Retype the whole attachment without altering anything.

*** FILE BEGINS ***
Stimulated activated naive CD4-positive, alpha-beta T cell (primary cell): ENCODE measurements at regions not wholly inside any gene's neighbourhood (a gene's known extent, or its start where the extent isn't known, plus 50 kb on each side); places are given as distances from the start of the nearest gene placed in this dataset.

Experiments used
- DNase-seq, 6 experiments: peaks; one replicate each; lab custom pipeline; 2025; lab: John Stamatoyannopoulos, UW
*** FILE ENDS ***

Stimulated activated naive CD4-positive, alpha-beta T cell (primary cell): ENCODE measurements at regions not wholly inside any gene's neighbourhood (a gene's known extent, or its start where the extent isn't known, plus 50 kb on each side); places are given as distances from the start of the nearest gene placed in this dataset.

Experiments used
- DNase-seq, 6 experiments: peaks; one replicate each; lab custom pipeline; 2025; lab: John Stamatoyannopoulos, UW